I can take photos on my phone, write a post on the side of mountaintop and upload the whole thing to the cloud for delivery.
What makes it seem striking to me today is a conversation I had in Buenos Aires (booked via our company travel agent, so we use both on-and off-line methods for ticketing). One of the participants at an ICTSD event on the sidelines of the WTO ministerial last month argued that online travel agencies are “taking all the value out of his country.”
The little hotels where we are staying Greece would never have found our business had they not been listed online at various travel sites. Digital services have allowed such hotels to find customers halfway around the world for the New Year’s period.
It is true that the sites do not provide these services for free. The listed hotels are charged a fee by the platforms. Hotels that do not wish to participate can continue to remain offline. But they will never pick up my business from Singapore. Nor will villages like this one in Greece attract my euros on fantastic cappuccinos, grilled souvlakis or t-shirts that read “I heart Greece.”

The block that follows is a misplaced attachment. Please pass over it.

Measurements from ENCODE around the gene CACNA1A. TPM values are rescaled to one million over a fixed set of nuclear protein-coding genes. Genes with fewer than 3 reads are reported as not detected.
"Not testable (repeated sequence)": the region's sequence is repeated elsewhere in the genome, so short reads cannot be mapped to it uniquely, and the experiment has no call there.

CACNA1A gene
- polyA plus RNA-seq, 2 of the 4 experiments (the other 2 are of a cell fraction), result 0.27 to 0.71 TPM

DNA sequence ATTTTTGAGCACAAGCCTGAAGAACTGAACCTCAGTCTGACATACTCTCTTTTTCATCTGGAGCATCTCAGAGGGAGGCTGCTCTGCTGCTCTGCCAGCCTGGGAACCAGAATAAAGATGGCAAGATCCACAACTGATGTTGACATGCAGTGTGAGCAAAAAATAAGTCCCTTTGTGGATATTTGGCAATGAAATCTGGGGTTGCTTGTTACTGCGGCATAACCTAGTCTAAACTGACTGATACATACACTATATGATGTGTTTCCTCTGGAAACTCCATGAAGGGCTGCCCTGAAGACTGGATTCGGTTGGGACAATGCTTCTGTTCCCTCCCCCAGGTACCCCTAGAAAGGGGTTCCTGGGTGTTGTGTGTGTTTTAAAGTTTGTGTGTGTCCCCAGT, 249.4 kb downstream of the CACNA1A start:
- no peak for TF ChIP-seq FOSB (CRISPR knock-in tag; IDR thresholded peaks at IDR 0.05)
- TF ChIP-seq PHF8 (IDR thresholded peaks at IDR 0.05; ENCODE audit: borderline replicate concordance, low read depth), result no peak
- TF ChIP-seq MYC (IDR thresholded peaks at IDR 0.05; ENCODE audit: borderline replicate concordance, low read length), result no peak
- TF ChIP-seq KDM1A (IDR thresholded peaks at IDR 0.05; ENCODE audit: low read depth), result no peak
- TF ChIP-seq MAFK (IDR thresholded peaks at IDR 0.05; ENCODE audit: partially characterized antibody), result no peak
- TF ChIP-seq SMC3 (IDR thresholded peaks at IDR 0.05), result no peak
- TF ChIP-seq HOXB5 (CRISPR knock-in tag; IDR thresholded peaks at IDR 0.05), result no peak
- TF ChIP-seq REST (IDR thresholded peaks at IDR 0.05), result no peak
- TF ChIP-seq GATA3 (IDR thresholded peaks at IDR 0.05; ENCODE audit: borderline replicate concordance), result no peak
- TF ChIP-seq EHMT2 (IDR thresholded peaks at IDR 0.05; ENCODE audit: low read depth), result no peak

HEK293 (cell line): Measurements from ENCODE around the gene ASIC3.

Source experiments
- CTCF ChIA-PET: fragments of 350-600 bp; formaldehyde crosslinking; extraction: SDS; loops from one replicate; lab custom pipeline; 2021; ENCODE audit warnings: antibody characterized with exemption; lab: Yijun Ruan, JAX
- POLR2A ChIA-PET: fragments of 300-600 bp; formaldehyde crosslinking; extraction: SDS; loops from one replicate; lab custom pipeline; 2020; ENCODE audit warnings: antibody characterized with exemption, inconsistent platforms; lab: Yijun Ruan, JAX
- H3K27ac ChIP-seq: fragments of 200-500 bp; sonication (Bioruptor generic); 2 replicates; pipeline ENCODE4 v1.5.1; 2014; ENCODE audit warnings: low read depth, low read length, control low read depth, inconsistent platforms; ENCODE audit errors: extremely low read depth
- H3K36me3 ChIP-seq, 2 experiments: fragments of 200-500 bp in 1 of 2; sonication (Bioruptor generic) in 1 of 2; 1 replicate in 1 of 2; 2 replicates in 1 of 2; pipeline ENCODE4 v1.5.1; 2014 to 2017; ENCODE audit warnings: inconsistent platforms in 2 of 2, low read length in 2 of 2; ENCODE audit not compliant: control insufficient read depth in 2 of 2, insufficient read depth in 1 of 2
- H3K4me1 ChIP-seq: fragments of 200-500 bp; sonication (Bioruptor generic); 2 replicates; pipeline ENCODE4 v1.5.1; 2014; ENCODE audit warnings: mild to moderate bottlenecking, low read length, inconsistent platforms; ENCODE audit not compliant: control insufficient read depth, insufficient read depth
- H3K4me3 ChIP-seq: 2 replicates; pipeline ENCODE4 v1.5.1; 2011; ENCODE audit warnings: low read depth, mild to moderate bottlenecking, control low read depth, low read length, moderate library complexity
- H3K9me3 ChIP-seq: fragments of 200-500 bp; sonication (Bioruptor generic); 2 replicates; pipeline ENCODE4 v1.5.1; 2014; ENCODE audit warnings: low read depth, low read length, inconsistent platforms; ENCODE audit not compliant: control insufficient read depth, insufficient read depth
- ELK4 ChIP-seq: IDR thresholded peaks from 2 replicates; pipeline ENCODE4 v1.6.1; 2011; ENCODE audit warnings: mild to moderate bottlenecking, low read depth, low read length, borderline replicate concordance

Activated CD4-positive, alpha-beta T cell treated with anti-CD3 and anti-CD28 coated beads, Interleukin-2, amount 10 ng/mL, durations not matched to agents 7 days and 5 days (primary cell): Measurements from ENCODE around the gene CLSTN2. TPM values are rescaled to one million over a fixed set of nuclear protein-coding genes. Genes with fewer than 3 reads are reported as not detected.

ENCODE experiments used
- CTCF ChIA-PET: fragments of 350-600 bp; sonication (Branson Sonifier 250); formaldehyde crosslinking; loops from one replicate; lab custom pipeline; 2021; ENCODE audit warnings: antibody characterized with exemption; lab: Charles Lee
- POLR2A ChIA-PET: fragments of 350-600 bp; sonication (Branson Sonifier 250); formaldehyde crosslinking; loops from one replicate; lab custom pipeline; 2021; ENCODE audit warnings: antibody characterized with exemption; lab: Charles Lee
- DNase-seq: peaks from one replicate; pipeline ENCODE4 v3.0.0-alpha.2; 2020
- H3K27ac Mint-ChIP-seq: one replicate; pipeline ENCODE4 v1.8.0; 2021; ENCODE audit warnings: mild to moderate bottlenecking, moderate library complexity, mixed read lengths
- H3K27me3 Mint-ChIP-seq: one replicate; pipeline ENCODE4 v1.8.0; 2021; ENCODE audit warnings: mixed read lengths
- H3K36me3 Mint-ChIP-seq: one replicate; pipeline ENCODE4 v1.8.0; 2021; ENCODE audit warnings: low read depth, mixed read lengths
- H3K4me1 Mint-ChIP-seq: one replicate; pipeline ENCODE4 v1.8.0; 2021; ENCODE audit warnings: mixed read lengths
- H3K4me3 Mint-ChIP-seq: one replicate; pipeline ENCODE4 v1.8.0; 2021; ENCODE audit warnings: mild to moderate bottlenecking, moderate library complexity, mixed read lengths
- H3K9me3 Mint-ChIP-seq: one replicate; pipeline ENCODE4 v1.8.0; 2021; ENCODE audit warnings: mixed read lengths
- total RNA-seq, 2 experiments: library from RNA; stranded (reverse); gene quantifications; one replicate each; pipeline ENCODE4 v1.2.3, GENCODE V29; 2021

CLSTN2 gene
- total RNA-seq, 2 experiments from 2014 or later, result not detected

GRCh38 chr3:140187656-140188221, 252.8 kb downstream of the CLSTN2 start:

In other places where such services are taken for granted, changes could be on the horizon that may upend the ease of using digital services in the future.
As an example, I spent part of this gorgeous morning working on our responses to an upcoming set of policy proposals from Singapore’s tax authorities to start adding a goods and services tax (GST) on digital services in the future. This may not seem terribly disruptive, nor particularly problematic.
Nor does it need to be. But handled badly, the coming of taxation policies on digital services risks undermining the very benefits that have enabled towns like this one to thrive in the modern world while other villages have languished.
The imposition of restrictions on the movement of information, particularly financial data or personal data, also risks changing the landscape. I could not have booked my hotels or paid for my car rental, if I had been unable to move my own data across borders. Yet governments are increasingly interested in stopping exactly these types of transactions. Not simply to keep me from traveling, of course, but a collateral impact of many poorly thought-through policies will be to hamper the freedom of consumers to operate globally and for firms to attract customers from anywhere.